Graham would go on to win Player of the Year honors that year, but became a painful footnote in the development of the football helmet facemask during a game against the San Francisco 49ers on November 15, 1953. With six minutes remaining in the second quarter, Graham was injured after receiving a blow to the jaw by a 49er player, but returned to the game after receiving 15 stitches. The injury compelled Paul Brown to work toward developing the prototype of what would become the facemask.
Before the start of the Browns' 1954 training camp, Graham's name became connected to the infamous Sam Sheppard murder case. As one of the osteopath's neighbors, Graham and his wife were asked by police for information on Sheppard, with the signal caller noting that the couples had attended local stock car races four days before the murder.
Back on the field, the Browns got off to a sluggish start, dropping two of their first three contests. However, eight straight wins again helped put the team into the title game, facing the Detroit Lions for the third straight season. In what was expected to be his farewell to the game, Graham ran for three touchdowns and passed for three more in a 56-10 rout of the Lions. As expected, Graham announced his retirement following the game.
After his potential successors struggled during the 1955 training camp, Graham was convinced to come back following an appeal from Paul Brown. Shaking off the rust from his brief departure, he led the Browns to a 10-2 regular season mark, then officially closed out his playing career with a 38-14 victory over the Los Angeles Rams in the NFL Championship on December 26, 1955.
During the latter half of his career, Graham's popularity was such that he and his wife Beverly hosted a local television show in Cleveland entitled, At Home With the Grahams.
Graham's 57-13-1 record as a starter in the NFL represents the highest winning percentage of any quarterback (.810).
During an astounding career in which the Browns compiled a 105-17-4 record, at the time of his retirement Graham's 86.6 career pass rating (combined AAFC and NFL) served as one of the best of all time, tossing 188 touchdowns in ten seasons of play.
In his final year of play, Graham won the Hickok Belt as top professional athlete of the year, and ten years later, he was inducted into the Pro Football Hall of Fame. In 1999, he was ranked number 7 on The Sporting News' list of the 100 Greatest Football Players, the highest-ranking player who had played in the AAFC.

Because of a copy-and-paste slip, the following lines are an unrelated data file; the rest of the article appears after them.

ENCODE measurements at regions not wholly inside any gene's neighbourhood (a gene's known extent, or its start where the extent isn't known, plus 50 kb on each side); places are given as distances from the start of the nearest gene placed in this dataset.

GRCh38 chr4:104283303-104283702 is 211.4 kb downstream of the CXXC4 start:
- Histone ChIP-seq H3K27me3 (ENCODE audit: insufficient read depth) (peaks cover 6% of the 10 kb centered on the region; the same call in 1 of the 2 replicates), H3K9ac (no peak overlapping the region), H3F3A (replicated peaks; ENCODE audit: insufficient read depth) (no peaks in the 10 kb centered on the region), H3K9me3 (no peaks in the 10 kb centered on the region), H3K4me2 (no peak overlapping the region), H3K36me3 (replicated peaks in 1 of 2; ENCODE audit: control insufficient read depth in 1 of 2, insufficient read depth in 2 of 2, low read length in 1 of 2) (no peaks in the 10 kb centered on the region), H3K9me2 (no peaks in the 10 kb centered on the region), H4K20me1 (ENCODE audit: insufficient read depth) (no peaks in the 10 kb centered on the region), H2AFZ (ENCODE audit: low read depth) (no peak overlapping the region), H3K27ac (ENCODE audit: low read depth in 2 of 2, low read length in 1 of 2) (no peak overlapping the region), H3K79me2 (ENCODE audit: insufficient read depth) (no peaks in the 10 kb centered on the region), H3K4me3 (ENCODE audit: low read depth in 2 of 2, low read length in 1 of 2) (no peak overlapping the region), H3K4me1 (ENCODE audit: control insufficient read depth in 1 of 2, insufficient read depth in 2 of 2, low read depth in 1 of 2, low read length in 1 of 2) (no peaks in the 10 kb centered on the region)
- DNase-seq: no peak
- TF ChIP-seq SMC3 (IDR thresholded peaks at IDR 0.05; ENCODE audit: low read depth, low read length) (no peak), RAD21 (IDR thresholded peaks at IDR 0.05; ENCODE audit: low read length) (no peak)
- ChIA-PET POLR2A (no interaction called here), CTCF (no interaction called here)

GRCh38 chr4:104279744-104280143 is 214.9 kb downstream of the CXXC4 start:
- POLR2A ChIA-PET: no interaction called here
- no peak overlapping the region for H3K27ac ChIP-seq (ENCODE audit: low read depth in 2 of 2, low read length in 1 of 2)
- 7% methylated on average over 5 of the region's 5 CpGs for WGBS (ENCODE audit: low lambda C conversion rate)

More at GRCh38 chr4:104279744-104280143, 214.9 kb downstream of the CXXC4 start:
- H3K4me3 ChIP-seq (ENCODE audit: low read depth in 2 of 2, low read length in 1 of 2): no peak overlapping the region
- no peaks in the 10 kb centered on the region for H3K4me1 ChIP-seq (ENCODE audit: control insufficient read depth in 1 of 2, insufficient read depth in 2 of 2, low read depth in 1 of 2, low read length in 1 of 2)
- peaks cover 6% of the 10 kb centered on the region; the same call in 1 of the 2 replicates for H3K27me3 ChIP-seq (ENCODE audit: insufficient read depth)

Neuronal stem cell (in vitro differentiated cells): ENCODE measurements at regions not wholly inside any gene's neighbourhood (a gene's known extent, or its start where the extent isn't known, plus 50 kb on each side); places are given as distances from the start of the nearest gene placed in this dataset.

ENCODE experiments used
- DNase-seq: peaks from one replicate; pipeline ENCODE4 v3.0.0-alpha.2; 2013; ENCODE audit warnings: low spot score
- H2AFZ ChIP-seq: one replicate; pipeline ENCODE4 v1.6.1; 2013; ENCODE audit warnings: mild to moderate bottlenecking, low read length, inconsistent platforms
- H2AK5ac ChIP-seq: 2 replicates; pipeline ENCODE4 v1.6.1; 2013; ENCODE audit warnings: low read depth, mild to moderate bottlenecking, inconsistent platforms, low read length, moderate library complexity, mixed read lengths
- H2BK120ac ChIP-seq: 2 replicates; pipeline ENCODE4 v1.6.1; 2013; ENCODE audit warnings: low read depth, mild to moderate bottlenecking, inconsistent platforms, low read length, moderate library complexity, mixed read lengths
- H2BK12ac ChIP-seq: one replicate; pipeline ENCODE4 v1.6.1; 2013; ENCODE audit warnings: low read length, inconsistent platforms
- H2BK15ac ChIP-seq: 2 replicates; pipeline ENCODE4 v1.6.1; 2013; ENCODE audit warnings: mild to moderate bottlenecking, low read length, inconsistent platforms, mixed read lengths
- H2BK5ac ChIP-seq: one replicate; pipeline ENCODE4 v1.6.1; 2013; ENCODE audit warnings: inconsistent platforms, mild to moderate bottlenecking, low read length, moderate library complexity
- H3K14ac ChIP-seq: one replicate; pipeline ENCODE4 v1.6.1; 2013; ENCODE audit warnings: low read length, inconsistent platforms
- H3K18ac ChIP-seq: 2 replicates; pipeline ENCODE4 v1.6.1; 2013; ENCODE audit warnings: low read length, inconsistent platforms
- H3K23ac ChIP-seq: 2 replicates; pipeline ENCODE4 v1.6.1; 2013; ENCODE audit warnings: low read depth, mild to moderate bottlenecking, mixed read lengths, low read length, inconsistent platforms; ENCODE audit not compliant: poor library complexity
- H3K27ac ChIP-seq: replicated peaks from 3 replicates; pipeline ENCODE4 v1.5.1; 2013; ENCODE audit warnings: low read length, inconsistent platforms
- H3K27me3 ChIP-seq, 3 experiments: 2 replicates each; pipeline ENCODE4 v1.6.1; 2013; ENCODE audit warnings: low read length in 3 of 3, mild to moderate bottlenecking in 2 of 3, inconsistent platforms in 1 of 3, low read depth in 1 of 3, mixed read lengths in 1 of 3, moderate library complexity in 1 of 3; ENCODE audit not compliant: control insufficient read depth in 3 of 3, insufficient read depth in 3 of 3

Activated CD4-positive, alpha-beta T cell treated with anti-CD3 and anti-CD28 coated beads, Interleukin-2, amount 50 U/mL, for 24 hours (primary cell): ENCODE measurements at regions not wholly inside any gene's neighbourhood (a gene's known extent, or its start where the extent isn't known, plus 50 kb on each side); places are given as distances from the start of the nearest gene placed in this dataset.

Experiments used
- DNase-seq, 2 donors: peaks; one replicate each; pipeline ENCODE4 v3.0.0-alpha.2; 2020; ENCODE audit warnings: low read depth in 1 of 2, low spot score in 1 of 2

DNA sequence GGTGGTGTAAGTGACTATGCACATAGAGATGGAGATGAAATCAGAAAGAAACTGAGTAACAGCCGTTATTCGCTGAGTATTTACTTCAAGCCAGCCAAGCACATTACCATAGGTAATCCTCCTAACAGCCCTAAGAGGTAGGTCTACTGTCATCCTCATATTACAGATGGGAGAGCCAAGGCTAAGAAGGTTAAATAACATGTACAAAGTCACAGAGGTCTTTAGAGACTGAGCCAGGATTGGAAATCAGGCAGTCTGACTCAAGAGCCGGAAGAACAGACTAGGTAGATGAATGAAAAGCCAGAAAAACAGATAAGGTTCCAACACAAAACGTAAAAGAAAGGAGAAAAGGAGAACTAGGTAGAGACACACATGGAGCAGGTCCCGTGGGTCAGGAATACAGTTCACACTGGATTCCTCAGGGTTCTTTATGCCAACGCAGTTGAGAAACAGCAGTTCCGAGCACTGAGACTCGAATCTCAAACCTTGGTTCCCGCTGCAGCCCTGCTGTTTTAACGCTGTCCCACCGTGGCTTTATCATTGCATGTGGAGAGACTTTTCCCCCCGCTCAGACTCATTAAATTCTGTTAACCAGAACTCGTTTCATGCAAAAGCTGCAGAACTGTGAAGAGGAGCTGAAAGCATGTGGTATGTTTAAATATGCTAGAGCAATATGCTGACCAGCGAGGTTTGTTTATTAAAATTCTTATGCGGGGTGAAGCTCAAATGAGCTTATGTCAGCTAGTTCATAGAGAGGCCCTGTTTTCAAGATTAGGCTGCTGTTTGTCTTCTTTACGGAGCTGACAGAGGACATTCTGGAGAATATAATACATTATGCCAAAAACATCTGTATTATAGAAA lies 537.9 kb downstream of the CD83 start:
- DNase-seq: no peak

Otto Graham is considered by many sports historians to be one of the greatest winners in the history of professional sports, and by many football historians to be the greatest quarterback of all time. Graham played six seasons in the NFL and took the Cleveland Browns to the NFL Championship Game all six seasons, winning three NFL titles. Including four seasons in which his team captured four AAFC titles, Graham played ten total seasons of professional football and made the league championship game all ten seasons, winning seven league titles. In his single season as a professional basketball player, the Rochester Royals (today's Sacramento Kings) also captured the league title. Thus, in 11 seasons as a professional athlete, Otto Graham's teams made the championship all eleven years, winning eight titles.
Midway through his career in 1952, the NFL passed a rule requiring offensive lineman to wear jersey numbers 50-79, in order for the referees to identify an ineligible receiver; this rule has since passed down to every other level of football. Unlike the more rigid numbering system that would go into effect in 1973, players were not given a grandfather clause if they played in the league before 1952, and Graham had to switch his jersey number from 60 to 14. Although Graham was better known with number 60, the Browns retired his number 14 while 60 remains in circulation, currently worn by offensive lineman Steve Vallos. While at Northwestern, Graham wore number 48.
Following his retirement, Graham served as head coach of the College All-Stars in their 1958 clash against the defending NFL champions, leading the squad to a convincing 35-19 victory over the Detroit Lions. The following year, he accepted a full-time position as head football coach at the Coast Guard Academy, where he served for seven seasons, leading the team to an undefeated regular season campaign in 1963. In that same year he coached the College All Stars to a 20-17 upset victory over Vince Lombardi's Green Bay Packers.
Graham found time to return to professional football during the 1964 and 1965 seasons by moonlighting as a radio commentator for the American Football League's New York Jets.
NFL coaching career
Between 1966 and 1968, Graham coached the Washington Redskins, but whatever magic he had as an NFL player disappeared on the sidelines as the team recorded a mark of 17-22-3 during that time period.
After resigning the Redskins' post in favor of the legendary Vince Lombardi, Graham returned as athletic director of the Coast Guard Academy before retiring at the end of 1984.
Graham and Lombardi would be linked again when Graham underwent surgery for colorectal cancer in 1977, the disease that claimed Lombardi's life seven years earlier. Graham subsequently became a vocal supporter of early detection of the disease
Graham's 1963 CGA team was undefeated in the regular season but was trounced by a Western Kentucky team, 27-0 in the Tangerine Bowl.
Graham died of a heart aneurysm in Sarasota, Florida on December 17, 2003. At the funeral held days later, Graham's longtime friend, George Steinbrenner, fainted, leading to extensive media speculation that he was in ill health, but Steinbrenner lived another six years.